CBN Governor, Yemi Cardoso
By Babajide Komolafe, Emma Ujah, & Elizabeth Adegbesan
In a move to further boost liquidity in the foreign exchange market, the Central Bank of Nigeria, CBN, has ordered banks to limit the Net Open Position, NOP, of their foreign currency assets and liabilities to 20 per cent of shareholders’ funds.
NOP defines a bank’s risk exposure to its foreign exchange-denominated assets.
The order was contained in a January 31, 2024, CBN Circular referenced: TED/FEM/PUB/ FPC/001/ 001, issued yesterday.
The directive is expected to shore up the fortunes of Naira in the foreign exchange market while curtailing excessive trading and possible abuses by dealers.
But the Naira traded sideways yesterday, depreciating in the parallel market while appreciating in the official market. The development resumes the growing spread between the two markets which has drastically bridged two days ago.
The circular which was signed by the Director of Trade and Exchange, Dr. Hassan Mahmud, as well as, Mrs. Rita Sike, for Director of Banking Supervision, was titled, “Harmonization of Reporting Requirements on Foreign Currency Exposures of Banks”.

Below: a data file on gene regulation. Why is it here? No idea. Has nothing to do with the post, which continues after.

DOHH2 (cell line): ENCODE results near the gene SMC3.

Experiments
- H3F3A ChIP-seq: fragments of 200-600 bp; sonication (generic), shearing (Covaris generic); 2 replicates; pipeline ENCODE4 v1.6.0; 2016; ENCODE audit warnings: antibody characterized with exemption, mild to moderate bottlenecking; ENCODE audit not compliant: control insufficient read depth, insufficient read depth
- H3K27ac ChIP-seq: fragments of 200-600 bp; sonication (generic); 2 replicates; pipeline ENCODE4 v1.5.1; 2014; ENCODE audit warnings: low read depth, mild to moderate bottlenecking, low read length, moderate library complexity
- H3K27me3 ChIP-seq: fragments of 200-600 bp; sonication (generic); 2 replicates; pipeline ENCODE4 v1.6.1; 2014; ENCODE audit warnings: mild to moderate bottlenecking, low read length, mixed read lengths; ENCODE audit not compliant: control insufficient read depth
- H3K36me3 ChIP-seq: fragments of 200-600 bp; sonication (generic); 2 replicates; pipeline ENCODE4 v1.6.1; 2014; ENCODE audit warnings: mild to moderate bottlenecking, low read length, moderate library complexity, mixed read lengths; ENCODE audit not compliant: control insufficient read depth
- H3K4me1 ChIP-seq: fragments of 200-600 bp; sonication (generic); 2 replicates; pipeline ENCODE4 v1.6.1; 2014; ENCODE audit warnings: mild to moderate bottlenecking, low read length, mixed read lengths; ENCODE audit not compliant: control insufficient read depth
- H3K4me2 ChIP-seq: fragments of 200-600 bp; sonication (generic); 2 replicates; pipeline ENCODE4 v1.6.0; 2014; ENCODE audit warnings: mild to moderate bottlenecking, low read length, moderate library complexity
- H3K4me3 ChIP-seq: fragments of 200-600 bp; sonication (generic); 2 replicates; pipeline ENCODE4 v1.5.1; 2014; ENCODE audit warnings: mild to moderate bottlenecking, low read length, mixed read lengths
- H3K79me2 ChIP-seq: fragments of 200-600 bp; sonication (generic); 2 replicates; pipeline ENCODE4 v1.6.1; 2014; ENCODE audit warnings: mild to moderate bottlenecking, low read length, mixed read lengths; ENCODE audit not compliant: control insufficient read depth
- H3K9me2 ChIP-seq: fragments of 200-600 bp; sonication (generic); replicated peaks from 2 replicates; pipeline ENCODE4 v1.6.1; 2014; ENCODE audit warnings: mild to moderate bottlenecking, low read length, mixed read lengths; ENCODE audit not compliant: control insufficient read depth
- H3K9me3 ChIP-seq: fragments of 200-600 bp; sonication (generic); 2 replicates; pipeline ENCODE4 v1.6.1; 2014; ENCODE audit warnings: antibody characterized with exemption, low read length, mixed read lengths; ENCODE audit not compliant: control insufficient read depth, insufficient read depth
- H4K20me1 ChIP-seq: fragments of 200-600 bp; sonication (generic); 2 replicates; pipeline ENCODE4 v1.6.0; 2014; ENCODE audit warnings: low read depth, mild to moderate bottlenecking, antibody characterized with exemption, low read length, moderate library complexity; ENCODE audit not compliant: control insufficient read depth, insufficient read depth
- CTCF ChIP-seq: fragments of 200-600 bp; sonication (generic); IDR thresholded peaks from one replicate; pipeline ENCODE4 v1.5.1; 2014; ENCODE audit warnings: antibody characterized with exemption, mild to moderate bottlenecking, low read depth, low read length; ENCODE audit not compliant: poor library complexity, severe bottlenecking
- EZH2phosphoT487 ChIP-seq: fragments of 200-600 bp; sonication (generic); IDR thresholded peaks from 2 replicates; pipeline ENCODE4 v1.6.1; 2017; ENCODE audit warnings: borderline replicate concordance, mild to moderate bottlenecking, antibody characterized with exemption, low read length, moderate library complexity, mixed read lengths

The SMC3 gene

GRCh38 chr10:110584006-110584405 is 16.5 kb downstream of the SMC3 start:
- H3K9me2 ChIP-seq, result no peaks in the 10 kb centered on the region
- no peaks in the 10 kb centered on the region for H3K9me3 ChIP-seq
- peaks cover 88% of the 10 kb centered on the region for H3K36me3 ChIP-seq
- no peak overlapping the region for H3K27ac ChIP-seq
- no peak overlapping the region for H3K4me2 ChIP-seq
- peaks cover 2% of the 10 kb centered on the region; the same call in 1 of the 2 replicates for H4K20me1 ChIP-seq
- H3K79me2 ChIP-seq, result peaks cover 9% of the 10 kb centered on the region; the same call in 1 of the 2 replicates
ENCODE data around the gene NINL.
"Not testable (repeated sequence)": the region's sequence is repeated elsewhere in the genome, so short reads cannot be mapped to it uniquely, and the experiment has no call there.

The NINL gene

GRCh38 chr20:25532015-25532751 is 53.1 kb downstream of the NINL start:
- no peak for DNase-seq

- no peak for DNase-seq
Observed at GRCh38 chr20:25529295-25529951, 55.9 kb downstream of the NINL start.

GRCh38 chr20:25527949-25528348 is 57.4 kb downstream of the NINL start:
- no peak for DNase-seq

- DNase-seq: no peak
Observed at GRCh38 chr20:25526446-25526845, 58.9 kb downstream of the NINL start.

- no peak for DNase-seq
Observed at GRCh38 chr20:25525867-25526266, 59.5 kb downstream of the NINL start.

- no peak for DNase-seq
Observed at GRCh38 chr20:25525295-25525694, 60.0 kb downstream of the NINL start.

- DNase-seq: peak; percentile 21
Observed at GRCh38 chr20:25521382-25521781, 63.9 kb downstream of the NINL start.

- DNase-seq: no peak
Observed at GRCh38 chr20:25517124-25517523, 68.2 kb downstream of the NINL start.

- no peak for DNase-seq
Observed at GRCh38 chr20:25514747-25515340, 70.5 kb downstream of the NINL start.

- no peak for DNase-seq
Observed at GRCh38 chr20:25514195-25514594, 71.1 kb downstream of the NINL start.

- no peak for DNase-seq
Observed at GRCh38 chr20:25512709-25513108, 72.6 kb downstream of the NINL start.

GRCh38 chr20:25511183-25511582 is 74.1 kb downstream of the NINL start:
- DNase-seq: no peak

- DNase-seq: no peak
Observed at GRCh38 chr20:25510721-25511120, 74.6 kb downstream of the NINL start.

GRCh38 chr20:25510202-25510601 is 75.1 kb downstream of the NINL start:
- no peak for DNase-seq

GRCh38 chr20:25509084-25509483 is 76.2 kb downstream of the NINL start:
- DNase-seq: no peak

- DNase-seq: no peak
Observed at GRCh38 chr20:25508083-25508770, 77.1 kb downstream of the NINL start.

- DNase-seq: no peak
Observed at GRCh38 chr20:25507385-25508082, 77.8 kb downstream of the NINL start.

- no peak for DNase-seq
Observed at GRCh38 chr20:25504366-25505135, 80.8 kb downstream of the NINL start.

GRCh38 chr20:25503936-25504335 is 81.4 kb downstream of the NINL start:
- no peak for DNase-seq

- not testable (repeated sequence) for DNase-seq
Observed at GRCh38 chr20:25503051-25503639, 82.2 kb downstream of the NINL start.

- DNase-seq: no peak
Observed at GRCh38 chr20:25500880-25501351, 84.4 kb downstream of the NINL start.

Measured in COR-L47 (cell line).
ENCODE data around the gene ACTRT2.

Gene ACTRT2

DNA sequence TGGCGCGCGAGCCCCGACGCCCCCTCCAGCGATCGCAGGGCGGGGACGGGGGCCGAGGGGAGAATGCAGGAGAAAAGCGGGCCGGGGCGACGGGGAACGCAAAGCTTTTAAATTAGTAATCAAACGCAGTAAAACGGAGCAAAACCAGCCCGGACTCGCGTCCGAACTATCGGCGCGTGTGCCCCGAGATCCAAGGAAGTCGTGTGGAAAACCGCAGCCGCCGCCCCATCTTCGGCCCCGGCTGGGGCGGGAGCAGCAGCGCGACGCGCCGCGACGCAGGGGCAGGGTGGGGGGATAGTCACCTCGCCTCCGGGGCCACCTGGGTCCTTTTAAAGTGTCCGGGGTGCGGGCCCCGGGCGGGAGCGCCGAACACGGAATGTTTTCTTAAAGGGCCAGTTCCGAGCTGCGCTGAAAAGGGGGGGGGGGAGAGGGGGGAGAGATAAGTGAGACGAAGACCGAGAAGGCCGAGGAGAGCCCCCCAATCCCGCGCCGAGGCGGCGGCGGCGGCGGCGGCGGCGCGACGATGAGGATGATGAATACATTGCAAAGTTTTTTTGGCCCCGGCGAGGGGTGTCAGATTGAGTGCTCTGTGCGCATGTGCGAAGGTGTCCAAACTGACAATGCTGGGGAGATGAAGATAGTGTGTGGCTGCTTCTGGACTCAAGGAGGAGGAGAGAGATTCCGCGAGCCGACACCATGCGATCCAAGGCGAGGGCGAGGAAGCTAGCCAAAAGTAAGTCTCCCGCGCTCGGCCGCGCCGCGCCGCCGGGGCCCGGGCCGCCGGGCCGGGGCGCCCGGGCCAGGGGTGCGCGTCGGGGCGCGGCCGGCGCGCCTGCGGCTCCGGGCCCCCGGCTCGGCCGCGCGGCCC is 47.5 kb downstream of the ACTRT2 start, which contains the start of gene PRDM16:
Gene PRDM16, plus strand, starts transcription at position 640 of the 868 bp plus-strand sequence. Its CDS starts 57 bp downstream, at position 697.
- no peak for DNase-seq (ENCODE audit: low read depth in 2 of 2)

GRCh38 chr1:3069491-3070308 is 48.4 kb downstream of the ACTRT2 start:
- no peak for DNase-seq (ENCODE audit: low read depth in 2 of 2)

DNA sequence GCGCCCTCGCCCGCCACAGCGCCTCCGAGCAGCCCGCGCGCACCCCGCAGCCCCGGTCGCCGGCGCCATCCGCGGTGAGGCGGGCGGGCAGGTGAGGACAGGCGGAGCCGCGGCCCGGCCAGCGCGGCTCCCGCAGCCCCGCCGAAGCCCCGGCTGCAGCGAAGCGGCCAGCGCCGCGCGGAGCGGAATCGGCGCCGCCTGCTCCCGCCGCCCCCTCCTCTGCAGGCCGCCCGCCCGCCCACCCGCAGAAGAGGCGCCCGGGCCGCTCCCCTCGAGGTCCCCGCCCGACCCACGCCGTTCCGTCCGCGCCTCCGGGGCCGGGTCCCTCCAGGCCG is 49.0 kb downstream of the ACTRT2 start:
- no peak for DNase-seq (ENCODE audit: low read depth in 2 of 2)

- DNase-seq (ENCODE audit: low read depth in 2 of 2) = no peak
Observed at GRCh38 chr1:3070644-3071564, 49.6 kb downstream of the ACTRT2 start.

According to the new CBN prudential requirements, “Banks whose current NOP exceeds 20 per cent short and 0 per cent long of their shareholders’ funds unimpaired by losses are required to bring them to prudential limit by today, February 1, 2024.
“Banks are also required to have adequate stock of high-quality liquid foreign assets, i.e. cash and government securities in each significant currency to cover their maturing foreign currency obligations. In addition, banks should have in place a foreign exchange contingency funding arrangement with other financial institutions.”
Other requirements include: “Banks should borrow and lend in the same currency (natural hedging) to avoid currency mismatch associated with foreign currency risk.
“The basis of the interest rate for borrowing should be the same as that of lending i.e. there should be no mismatch in floating and fixed interest rates, to mitigate basis risk associated with foreign borrowing interest rate risk.